Standard & Poor’s yesterday revised its outlook to negative from stable on Ohio following a state Supreme Court ruling earlier this week that a key gaming expansion plan is subject to voter referendum.
The negative outlook applies to $6.8 billion of general obligation bonds and $2.8 billion of appropriation-backed debt. The agency affirmed its AA-plus rating on the state’s GOs, including $543.8 million in a deal sold this week.
Ohio’s highest court Monday ruled that Gov. Ted Strickland’s plan to install 17,500 lottery machines in the state’s race tracks must go before the voters. The administration had crafted the plan as a key to balancing the current 2010-2011 budget, and estimated it would raise $933 million in new education funding.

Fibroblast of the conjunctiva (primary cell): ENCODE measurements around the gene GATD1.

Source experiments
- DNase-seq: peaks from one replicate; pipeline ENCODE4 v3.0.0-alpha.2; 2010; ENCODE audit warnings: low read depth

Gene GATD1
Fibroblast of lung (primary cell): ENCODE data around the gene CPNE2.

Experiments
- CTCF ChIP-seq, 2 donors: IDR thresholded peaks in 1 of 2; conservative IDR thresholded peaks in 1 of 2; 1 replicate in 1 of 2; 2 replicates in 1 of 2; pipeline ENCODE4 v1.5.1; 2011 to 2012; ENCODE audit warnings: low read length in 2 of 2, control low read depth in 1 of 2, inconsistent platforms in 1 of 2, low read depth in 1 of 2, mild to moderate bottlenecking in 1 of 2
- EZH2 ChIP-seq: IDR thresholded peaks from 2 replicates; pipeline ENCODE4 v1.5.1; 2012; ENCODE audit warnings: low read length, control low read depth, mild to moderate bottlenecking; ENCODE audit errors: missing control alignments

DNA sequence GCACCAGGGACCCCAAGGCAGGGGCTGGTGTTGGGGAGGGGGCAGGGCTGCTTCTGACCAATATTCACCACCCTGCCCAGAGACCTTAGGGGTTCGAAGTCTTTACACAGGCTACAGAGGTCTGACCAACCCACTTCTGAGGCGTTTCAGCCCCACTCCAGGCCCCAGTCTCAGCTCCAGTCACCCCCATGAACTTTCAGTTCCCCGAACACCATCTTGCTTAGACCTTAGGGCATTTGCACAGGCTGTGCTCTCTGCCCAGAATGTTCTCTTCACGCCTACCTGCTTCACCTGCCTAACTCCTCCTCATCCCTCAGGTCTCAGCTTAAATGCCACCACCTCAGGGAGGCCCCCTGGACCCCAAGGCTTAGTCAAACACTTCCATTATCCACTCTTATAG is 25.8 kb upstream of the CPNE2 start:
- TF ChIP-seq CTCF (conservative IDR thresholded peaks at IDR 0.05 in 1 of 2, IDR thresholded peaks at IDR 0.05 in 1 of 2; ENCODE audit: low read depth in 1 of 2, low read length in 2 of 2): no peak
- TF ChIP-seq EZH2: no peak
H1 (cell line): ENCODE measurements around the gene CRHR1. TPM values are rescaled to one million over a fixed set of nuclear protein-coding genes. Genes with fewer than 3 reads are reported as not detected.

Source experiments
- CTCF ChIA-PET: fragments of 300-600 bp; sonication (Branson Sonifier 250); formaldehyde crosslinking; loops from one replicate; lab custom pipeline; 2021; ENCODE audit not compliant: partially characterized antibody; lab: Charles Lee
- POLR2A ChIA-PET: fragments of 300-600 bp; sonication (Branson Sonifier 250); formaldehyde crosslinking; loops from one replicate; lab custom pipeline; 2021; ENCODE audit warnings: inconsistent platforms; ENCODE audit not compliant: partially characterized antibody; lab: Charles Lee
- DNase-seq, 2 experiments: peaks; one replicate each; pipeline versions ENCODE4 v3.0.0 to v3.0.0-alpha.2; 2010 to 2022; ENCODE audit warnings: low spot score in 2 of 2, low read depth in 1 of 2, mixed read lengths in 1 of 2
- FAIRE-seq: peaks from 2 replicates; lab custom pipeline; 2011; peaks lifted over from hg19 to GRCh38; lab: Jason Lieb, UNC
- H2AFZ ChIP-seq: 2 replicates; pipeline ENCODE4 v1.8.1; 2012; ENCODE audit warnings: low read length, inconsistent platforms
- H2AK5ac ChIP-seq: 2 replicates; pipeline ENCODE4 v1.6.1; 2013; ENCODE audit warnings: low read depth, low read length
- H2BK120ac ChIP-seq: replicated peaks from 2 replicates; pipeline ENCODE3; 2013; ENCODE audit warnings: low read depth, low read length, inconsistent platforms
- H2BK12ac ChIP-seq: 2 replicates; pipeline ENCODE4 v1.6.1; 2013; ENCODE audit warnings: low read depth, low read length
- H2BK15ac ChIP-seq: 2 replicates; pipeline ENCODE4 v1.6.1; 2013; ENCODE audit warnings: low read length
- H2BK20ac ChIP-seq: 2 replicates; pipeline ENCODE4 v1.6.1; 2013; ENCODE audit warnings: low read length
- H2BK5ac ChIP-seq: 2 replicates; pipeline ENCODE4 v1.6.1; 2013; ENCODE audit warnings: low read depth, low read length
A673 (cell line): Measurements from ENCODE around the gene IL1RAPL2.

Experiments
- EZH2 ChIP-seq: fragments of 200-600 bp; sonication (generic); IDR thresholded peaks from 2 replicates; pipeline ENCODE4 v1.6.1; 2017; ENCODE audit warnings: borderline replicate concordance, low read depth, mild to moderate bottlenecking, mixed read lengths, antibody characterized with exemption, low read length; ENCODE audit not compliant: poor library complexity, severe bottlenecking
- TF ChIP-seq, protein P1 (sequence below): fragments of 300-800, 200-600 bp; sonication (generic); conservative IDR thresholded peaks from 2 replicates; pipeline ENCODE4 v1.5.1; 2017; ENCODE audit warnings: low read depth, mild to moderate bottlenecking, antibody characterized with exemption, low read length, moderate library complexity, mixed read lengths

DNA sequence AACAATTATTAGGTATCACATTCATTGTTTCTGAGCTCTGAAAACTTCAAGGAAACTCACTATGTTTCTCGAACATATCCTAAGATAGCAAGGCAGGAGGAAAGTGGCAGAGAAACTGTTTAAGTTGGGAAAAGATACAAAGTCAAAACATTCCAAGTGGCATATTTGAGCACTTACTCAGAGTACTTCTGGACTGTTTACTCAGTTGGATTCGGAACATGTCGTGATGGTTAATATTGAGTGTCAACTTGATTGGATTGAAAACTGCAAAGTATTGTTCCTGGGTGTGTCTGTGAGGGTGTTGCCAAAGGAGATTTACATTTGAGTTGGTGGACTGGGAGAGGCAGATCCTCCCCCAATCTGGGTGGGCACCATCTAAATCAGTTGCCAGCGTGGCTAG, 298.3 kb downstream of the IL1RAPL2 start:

“The court decision adds uncertainty about the timing and realization of these revenues, which were one of the primary revenue enhancements included in the budget and represent a significant risk to Ohio’s current budget plan in our view,” analyst Robin Prunty said. She noted that the state is already suffering from diminished financial flexibility after depleting its reserve funds to help balance the current budget.
Fitch Ratings and Moody’s Investors Service lowered the state’s GO rating in June to Aa2 and AA, respectively.